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High-level and low-level, as technical terms, are used to classify, describe and point to specific goals of a systematic operation; and are applied in a wide range of contexts, such as, for instance, in domains as widely varied as computer science and business administration.
High-level describe those operations that are more abstract and general in nature; wherein the overall goals and systemic features are typically more concerned with the wider, macro system as a whole.
Low-level describes more specific individual components of a systematic operation, focusing on the details of rudimentary micro functions rather than macro, complex processes. Low-level classification is typically more concerned with individual components within the system and how they operate.
Features which emerge only at a high level of description are known as epiphenomena.
Due to the nature of complex systems, the high-level description will often be completely different from the low-level one; and, therefore, the (different) descriptions that each deliver are consequent upon the level at which each (differently) direct their study. For example,
- there are features of an ant colony that are not features of any individual ant;
- there are features of the human mind that are not known to be descriptive of individual neurons in the brain;
- there are features of oceans which are not features of any individual water molecule; and
- there are features of a human personality that are not features of any cell in a body.
- In computer science, software is typically divided into two types: high-level end-user applications software (such as word processors, databases, video games, etc.), and low-level systems software (such as operating systems, hardware drivers, etc.).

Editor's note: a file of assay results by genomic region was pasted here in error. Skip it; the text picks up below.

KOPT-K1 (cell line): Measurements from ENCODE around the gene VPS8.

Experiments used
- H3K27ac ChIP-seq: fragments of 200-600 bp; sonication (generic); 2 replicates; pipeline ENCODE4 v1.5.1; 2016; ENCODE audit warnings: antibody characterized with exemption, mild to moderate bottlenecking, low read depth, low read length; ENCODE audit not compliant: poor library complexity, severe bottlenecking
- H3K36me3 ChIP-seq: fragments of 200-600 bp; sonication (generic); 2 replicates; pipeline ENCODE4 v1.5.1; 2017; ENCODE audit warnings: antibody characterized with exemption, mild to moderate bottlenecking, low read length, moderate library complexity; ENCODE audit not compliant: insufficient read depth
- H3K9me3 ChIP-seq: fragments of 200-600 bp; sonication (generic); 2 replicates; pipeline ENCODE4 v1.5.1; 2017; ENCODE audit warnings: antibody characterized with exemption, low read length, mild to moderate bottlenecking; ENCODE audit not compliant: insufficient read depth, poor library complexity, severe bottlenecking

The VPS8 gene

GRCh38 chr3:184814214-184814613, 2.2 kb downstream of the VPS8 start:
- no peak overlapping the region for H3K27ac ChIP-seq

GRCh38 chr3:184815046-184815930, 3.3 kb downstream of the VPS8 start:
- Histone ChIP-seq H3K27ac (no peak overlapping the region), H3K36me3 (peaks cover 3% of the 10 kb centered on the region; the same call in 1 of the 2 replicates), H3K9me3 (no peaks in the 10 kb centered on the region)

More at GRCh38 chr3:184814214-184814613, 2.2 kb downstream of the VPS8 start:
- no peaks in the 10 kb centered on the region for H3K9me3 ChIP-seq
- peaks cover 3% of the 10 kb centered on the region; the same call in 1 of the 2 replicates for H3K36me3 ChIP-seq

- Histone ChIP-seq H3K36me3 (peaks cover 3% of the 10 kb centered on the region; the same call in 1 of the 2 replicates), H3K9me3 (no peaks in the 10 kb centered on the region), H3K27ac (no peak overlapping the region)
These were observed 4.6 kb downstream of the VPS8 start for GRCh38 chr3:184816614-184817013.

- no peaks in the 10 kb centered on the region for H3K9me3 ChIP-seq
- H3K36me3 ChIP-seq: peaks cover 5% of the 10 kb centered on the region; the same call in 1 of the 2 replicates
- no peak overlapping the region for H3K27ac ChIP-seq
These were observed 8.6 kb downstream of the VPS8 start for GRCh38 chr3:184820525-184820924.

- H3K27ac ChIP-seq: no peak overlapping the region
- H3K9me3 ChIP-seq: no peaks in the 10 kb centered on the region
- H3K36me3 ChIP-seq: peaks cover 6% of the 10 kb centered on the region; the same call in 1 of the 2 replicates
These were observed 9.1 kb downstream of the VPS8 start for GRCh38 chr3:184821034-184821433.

As such, high-level applications typically rely on low-level applications to function.
In terms of programming, a high-level programming language is one which has a relatively high level of abstraction, and manipulates conceptual functions in a structured manner.
A low-level programming language is one like assembly language that contains commands closer to processor instructions.
- In formal methods, a high-level formal specification can be related to a low-level executable implementation (e.g., formally by mathematical proof using formal verification techniques).
- In sociology and social anthropology, high-level descriptions would be terms like economy and political structure, and low level descriptions would be individual peoples' motivations and work.
- In neuroscience, low-level would relate to the functioning of a cell (or part of a cell, or molecule) and high level to the overall function or activity of a neural system.
- In documentation, a high-level document contains the executive summary, the low-level documents the technical specifications.
- In business, corporate strategy is a high-level description, a list of who does what jobs is a low level description.
- Climate is a high-level description of the actions of the atmosphere and oceans. Physics of water and gas molecules is a low-level description of the same system.
- The instruction "write a creative poem on love" is a high-level instruction. The instruction "tighten the tendons in the dominant wrist to grip the pen" is a low-level description of an activity within that.
- "Wikipedia is an encyclopedia" is a high-level description compared to "Wikipedia is a collection of textual articles on many topics". The former reflects a higher level view of organization, purpose, concept and structure, but does not explain what Wikipedia physically is. The latter is more detailed as to what exactly Wikipedia contains and how it's made up, but doesn't explain what its overall purpose and goals are. These are typical features of high-level and low-level descriptions.
- As a more general matter, encyclopedias, such as Wikipedia, can be considered a more high-level source of information on a particular topic than one might find in, for example, a trade magazine or a scientific journal.
- Marr, David (1982). Vision: A Computational Investigation into the Human Representation and Processing of Visual Information. San Francisco: W. H. Freeman and Company. ISBN 0-7167-1284-9.